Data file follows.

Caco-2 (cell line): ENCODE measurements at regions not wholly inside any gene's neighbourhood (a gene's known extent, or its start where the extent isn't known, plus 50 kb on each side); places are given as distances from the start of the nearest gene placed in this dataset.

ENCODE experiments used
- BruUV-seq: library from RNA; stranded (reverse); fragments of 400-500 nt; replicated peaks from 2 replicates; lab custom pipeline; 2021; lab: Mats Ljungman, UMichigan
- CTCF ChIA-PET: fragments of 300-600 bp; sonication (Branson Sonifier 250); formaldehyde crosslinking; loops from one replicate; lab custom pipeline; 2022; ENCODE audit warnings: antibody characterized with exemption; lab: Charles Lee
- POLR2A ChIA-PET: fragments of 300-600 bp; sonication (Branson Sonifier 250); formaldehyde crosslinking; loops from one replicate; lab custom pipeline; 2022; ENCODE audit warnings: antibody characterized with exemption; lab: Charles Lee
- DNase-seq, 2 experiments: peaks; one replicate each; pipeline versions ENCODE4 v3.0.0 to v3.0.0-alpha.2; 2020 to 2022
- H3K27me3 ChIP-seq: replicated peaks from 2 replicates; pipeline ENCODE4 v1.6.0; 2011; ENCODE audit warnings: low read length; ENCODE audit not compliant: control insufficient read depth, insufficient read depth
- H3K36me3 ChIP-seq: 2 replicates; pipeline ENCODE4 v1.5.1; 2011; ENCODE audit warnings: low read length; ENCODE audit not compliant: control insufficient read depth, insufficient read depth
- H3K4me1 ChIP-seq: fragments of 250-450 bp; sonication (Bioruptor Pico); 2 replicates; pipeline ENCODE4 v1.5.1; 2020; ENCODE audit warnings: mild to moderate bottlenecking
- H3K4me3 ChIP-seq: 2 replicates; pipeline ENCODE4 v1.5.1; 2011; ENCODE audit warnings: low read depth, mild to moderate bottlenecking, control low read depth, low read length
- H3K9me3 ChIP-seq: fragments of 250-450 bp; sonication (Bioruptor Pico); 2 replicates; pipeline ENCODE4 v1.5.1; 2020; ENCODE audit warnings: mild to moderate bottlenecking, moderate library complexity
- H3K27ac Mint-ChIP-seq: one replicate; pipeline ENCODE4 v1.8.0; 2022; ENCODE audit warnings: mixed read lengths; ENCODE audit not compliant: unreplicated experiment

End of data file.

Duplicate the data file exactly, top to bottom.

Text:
Caco-2 (cell line): ENCODE measurements at regions not wholly inside any gene's neighbourhood (a gene's known extent, or its start where the extent isn't known, plus 50 kb on each side); places are given as distances from the start of the nearest gene placed in this dataset.

ENCODE experiments used
- BruUV-seq: library from RNA; stranded (reverse); fragments of 400-500 nt; replicated peaks from 2 replicates; lab custom pipeline; 2021; lab: Mats Ljungman, UMichigan
- CTCF ChIA-PET: fragments of 300-600 bp; sonication (Branson Sonifier 250); formaldehyde crosslinking; loops from one replicate; lab custom pipeline; 2022; ENCODE audit warnings: antibody characterized with exemption; lab: Charles Lee
- POLR2A ChIA-PET: fragments of 300-600 bp; sonication (Branson Sonifier 250); formaldehyde crosslinking; loops from one replicate; lab custom pipeline; 2022; ENCODE audit warnings: antibody characterized with exemption; lab: Charles Lee
- DNase-seq, 2 experiments: peaks; one replicate each; pipeline versions ENCODE4 v3.0.0 to v3.0.0-alpha.2; 2020 to 2022
- H3K27me3 ChIP-seq: replicated peaks from 2 replicates; pipeline ENCODE4 v1.6.0; 2011; ENCODE audit warnings: low read length; ENCODE audit not compliant: control insufficient read depth, insufficient read depth
- H3K36me3 ChIP-seq: 2 replicates; pipeline ENCODE4 v1.5.1; 2011; ENCODE audit warnings: low read length; ENCODE audit not compliant: control insufficient read depth, insufficient read depth
- H3K4me1 ChIP-seq: fragments of 250-450 bp; sonication (Bioruptor Pico); 2 replicates; pipeline ENCODE4 v1.5.1; 2020; ENCODE audit warnings: mild to moderate bottlenecking
- H3K4me3 ChIP-seq: 2 replicates; pipeline ENCODE4 v1.5.1; 2011; ENCODE audit warnings: low read depth, mild to moderate bottlenecking, control low read depth, low read length
- H3K9me3 ChIP-seq: fragments of 250-450 bp; sonication (Bioruptor Pico); 2 replicates; pipeline ENCODE4 v1.5.1; 2020; ENCODE audit warnings: mild to moderate bottlenecking, moderate library complexity
- H3K27ac Mint-ChIP-seq: one replicate; pipeline ENCODE4 v1.8.0; 2022; ENCODE audit warnings: mixed read lengths; ENCODE audit not compliant: unreplicated experiment